Overcoming Challenges in Predictive Modeling Part 2: Lack of Skilled Modelers

By Doug Wing February 3, 2014

iStock_000017770562XSmallIn a recent ISO and Earnix survey of 269 insurance professionals, the results clearly indicated that the majority of carriers had two primary pain points restricting their ability to create more predictive analytics: a lack of sufficient data and a shortage of skilled modelers. In a January 22 post, I discussed the lack of sufficient data. In this post, I’ll focus on the lack of skilled modelers.

The survey results indicated that the lack of skilled predictive modelers is a glaring hole for companies. As more and more insurers get into predictive analytics, we already have a gap between the demand and supply of qualified modelers. It’s estimated that this gap will continue to grow over the next five years as competition for top talent increases.

Not only are insurers battling one another for qualified predictive modelers, but they’re also competing with companies outside the insurance industry. Many more industries and companies are applying analytics, and we’re all seeking the same skill sets. So what can insurers do?

Here are some tips for recruiting and retaining the predictive modelers we in the insurance industry are seeking:

  • Offer a variety of projects to work on. Young professionals enjoy tackling many small projects as opposed to one or two large ones. They want to be involved in a variety of projects to keep them engaged and continually developing. That could include modeling on different lines of business or working on rating and underwriting models.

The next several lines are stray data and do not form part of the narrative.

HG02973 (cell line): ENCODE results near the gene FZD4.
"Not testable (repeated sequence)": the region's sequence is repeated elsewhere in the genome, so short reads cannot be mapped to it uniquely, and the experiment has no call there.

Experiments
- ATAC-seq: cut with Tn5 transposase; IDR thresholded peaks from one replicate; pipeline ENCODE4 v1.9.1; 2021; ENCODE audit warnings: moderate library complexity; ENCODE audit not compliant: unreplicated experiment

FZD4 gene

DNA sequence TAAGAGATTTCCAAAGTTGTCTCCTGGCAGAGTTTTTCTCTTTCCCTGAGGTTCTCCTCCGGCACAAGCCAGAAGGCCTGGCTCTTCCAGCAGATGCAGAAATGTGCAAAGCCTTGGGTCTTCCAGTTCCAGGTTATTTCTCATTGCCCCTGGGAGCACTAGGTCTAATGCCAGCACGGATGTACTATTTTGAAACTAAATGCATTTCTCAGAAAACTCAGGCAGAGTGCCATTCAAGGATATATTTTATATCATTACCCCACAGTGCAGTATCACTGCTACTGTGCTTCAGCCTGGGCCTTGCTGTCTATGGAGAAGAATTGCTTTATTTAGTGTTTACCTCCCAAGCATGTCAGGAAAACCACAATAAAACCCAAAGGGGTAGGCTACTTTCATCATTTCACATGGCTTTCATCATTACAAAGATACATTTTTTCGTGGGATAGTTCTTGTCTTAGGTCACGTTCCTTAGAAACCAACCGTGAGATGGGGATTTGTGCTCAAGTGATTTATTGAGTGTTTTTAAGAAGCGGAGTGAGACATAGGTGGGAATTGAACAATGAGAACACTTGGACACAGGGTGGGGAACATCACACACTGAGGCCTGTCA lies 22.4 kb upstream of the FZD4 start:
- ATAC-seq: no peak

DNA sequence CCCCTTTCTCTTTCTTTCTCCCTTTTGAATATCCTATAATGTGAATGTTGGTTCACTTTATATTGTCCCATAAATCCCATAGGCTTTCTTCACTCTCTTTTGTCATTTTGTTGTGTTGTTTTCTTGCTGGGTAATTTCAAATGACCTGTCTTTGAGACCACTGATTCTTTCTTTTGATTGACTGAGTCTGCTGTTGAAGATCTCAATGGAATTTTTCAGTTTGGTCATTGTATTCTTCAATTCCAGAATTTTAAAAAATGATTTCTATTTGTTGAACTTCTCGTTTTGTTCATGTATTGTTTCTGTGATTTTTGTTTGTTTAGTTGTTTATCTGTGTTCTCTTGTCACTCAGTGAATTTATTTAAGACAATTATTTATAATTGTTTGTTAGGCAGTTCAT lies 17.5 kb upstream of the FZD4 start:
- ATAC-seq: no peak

• Create an atmosphere for collaboration and unity. Predictive modeling teams that truly run as teams (not just collections of individuals) enjoy working together and consider the work environment a primary reason for remaining with their company.
  • Create positions where compensation matches qualification. As the gap between demand and supply widens, it will take more dollars to attract the right candidates. You get what you pay for, and when others are constantly recruiting your employees, it takes money to retain them.
  • Establish a pipeline for developing talent. Not all predictive modelers need to be ready to perform independently. Having a relevant training and development program will allow you to homegrow talent. Employees who developed within a company will often show more loyalty and be easier to retain.
  • Offer more flexible work environments. As telecommuting becomes more the norm and companies have offices in more than a single location, that flexibility becomes attractive to candidates. It can mean the difference between adding or losing hard-to-find talent.

Get a copy of the complete results from the ISO and Earnix Predictive Modeling Survey.


Doug Wing

Douglas Wing, assistant vice president of Analytic Products for ISO Insurance Programs and Analytic Services, is responsible for the ISO Risk Analyzer® suite of predictive analytic tools. He leads ISO’s initiatives to enhance its offerings through analytics and predictive modeling across all lines of insurance. Before joining Verisk, Doug was in actuarial research and development at Liberty Mutual.